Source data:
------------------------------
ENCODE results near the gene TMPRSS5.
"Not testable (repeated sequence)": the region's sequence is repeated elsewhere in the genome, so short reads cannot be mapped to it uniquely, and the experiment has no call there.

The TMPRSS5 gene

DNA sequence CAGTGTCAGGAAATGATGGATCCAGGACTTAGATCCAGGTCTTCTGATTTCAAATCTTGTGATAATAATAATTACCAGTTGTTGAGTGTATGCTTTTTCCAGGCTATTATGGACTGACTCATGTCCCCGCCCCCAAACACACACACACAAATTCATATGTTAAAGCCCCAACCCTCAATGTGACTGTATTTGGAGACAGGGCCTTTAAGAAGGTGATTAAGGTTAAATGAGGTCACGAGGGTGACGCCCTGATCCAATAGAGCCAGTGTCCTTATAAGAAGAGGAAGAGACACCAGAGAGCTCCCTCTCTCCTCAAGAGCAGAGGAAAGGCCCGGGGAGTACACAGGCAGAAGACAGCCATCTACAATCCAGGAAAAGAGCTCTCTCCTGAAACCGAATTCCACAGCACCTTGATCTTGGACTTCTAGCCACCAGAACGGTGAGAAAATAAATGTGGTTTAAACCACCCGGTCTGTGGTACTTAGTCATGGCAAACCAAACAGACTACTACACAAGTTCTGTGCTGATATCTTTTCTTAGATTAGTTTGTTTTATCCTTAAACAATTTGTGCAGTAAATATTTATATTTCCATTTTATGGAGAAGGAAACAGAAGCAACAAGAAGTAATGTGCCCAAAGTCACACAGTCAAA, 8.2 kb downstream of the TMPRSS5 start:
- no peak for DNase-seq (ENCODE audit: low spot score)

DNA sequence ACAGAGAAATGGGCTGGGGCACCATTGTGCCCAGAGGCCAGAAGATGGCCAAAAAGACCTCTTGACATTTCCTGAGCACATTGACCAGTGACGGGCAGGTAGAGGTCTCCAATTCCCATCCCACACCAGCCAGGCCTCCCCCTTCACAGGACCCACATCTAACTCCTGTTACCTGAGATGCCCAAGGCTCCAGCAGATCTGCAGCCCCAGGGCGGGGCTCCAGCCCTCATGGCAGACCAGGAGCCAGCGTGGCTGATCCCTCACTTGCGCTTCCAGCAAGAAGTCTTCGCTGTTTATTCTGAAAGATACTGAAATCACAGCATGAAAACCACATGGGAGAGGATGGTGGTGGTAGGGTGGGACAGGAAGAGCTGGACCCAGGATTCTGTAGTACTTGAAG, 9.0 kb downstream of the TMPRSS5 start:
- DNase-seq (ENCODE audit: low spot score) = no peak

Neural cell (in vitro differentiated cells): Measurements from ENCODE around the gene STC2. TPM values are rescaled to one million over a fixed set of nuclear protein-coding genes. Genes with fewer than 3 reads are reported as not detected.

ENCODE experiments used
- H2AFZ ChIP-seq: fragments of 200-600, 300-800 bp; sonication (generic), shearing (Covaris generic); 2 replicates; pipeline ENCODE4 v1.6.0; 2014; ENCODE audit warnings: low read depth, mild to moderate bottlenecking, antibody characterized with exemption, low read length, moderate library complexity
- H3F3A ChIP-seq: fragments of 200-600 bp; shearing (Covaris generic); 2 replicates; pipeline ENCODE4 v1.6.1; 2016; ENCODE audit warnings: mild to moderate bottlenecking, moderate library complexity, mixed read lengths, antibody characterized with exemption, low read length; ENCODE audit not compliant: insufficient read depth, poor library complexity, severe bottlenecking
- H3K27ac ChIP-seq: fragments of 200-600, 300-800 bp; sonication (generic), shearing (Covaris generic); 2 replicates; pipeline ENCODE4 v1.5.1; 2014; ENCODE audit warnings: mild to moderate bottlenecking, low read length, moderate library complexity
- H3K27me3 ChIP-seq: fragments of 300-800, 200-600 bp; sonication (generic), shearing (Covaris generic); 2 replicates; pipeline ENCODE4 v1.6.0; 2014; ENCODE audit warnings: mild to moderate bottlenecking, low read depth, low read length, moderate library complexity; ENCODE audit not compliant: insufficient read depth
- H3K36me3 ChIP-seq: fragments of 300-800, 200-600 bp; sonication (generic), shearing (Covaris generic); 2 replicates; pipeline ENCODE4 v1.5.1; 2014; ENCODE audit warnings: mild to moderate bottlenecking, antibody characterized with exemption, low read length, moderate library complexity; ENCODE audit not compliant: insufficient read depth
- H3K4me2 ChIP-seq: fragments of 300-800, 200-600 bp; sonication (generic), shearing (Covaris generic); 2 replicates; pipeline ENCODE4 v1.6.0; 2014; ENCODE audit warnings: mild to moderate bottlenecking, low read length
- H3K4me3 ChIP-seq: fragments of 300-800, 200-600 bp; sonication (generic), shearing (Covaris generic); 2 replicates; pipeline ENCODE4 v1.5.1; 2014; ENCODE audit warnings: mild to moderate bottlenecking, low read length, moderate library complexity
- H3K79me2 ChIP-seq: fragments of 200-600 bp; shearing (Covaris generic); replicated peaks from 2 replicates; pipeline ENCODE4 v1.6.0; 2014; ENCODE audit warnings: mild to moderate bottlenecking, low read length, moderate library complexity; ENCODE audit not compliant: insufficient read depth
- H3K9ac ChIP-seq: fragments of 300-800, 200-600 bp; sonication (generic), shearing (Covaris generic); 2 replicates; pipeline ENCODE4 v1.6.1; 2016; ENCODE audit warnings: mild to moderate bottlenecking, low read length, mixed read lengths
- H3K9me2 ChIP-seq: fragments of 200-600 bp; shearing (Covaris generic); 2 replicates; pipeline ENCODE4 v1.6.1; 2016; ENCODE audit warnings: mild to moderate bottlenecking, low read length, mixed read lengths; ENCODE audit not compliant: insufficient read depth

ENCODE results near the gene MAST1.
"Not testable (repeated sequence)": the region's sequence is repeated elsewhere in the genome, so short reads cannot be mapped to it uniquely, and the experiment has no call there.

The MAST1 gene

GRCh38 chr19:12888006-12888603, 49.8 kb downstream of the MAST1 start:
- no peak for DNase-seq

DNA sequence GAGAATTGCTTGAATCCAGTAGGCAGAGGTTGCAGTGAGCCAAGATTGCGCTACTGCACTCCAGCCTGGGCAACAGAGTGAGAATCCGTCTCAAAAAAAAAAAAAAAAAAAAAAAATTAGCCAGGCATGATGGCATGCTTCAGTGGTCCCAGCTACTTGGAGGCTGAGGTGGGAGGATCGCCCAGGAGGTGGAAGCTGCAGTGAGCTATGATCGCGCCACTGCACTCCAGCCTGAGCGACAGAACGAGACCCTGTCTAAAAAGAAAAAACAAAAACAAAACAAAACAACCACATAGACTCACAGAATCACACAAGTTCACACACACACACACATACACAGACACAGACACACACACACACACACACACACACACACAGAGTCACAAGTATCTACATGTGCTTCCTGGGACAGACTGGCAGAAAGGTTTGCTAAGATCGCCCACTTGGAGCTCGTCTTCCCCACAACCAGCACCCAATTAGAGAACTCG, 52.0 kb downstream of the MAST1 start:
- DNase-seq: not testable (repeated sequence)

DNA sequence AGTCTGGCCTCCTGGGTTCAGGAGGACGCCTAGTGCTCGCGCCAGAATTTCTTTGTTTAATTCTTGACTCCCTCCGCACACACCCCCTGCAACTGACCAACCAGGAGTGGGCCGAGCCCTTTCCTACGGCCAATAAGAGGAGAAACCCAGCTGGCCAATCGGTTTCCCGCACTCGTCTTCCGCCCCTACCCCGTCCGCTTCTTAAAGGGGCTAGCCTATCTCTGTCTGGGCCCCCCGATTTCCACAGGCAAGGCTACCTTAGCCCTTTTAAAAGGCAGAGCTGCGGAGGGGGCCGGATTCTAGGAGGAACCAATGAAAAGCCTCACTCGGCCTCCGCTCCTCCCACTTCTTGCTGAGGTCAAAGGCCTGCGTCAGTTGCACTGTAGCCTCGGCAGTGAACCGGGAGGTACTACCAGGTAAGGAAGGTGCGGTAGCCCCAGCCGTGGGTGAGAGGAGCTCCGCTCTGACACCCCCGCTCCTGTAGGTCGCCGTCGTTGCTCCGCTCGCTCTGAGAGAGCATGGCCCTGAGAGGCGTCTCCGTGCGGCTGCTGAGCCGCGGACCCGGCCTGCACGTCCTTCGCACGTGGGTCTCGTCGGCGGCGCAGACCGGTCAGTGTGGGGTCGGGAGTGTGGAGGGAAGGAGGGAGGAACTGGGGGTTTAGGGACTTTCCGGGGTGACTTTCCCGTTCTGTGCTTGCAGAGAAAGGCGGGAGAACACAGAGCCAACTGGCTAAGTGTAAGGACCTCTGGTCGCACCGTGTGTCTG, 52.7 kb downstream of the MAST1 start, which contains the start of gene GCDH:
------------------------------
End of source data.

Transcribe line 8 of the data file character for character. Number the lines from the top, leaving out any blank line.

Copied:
Neural cell (in vitro differentiated cells): Measurements from ENCODE around the gene STC2. TPM values are rescaled to one million over a fixed set of nuclear protein-coding genes. Genes with fewer than 3 reads are reported as not detected.